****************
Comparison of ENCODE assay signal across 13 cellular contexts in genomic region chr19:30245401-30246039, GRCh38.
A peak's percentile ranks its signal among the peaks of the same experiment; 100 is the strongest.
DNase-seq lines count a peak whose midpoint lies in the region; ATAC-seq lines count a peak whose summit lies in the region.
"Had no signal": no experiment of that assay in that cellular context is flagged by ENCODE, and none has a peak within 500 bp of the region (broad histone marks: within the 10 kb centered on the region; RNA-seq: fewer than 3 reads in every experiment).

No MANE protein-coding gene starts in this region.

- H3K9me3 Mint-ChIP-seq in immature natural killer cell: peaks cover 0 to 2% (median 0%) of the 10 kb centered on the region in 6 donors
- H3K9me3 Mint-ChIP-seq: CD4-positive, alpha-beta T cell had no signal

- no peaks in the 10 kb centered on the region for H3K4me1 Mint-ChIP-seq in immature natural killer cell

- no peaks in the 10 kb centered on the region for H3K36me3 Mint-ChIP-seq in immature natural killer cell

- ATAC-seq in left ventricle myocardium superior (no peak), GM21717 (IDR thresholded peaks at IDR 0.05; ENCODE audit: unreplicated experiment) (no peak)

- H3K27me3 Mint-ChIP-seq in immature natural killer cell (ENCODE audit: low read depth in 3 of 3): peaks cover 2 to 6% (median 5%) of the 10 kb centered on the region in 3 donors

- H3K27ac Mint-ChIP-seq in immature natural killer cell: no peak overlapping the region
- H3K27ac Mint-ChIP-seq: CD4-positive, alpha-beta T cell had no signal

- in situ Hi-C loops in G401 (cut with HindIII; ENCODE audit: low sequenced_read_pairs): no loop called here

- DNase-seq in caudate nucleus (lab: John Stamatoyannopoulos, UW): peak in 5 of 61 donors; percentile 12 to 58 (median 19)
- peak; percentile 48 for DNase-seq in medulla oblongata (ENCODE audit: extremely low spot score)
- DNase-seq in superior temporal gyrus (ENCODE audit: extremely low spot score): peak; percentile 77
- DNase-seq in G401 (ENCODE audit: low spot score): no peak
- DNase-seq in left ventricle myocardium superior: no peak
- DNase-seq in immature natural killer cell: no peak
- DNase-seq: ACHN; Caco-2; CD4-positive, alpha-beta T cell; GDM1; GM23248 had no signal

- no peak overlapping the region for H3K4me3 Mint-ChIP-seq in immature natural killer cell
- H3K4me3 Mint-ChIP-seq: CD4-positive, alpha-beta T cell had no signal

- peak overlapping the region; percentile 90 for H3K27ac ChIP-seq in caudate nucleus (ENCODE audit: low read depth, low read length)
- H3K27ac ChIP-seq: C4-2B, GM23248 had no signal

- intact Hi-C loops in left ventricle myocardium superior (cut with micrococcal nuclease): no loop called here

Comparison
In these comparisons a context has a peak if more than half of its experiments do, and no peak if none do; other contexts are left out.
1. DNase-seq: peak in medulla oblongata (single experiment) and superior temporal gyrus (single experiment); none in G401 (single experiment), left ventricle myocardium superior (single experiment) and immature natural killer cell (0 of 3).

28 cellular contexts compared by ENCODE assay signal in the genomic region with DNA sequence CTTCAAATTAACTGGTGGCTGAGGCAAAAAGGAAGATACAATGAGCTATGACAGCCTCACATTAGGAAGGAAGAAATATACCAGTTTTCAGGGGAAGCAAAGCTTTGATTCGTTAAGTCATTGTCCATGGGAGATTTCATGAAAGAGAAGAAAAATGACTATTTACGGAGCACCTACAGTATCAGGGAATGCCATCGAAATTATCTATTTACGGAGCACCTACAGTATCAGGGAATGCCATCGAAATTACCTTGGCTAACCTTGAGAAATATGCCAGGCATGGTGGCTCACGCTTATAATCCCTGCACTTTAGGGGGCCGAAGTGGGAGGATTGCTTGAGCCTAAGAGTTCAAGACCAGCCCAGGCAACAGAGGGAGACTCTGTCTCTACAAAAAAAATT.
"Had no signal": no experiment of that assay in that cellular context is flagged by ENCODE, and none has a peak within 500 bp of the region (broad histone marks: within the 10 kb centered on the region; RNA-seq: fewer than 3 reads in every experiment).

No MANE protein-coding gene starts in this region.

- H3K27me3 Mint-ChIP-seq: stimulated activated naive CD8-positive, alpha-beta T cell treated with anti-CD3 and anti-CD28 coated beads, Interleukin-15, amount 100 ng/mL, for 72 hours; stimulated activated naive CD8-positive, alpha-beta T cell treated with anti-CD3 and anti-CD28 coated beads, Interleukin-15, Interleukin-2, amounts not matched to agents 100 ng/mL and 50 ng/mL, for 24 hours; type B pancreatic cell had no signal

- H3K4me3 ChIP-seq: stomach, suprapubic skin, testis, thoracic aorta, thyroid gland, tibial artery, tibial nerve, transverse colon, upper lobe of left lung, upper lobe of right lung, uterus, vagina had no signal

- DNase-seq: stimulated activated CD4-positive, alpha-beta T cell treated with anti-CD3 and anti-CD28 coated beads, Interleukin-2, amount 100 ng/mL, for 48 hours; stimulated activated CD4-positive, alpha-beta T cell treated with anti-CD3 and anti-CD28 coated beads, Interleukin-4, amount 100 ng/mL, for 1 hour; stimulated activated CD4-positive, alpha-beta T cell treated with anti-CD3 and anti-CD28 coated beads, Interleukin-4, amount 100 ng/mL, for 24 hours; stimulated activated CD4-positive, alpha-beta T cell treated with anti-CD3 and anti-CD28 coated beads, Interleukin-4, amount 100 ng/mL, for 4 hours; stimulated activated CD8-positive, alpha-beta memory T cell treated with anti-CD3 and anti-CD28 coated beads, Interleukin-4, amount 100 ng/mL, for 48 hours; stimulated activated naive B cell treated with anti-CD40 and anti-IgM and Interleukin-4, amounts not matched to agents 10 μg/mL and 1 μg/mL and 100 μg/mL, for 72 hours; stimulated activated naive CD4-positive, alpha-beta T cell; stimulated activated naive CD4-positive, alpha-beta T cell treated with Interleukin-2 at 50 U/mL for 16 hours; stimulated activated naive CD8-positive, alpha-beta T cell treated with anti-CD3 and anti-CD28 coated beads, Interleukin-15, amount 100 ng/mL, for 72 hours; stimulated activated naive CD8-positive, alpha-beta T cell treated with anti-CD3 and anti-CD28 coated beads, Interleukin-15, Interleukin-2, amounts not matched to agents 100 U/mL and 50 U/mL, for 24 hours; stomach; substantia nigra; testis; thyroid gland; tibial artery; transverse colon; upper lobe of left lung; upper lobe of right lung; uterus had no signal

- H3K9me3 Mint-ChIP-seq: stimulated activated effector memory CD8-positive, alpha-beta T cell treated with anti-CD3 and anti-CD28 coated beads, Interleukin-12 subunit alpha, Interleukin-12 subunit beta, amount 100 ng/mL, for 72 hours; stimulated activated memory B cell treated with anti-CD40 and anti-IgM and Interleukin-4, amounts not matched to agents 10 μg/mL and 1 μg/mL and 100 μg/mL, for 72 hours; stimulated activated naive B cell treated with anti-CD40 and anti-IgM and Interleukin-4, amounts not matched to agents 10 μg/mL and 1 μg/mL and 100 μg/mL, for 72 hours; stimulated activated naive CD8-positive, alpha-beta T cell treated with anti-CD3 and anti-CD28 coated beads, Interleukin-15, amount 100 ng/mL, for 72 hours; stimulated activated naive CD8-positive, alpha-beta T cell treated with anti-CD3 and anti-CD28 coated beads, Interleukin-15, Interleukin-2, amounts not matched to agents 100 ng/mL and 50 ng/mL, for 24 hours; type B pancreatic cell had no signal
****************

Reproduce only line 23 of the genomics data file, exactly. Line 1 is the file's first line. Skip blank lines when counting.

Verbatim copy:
- H3K4me3 Mint-ChIP-seq: CD4-positive, alpha-beta T cell had no signal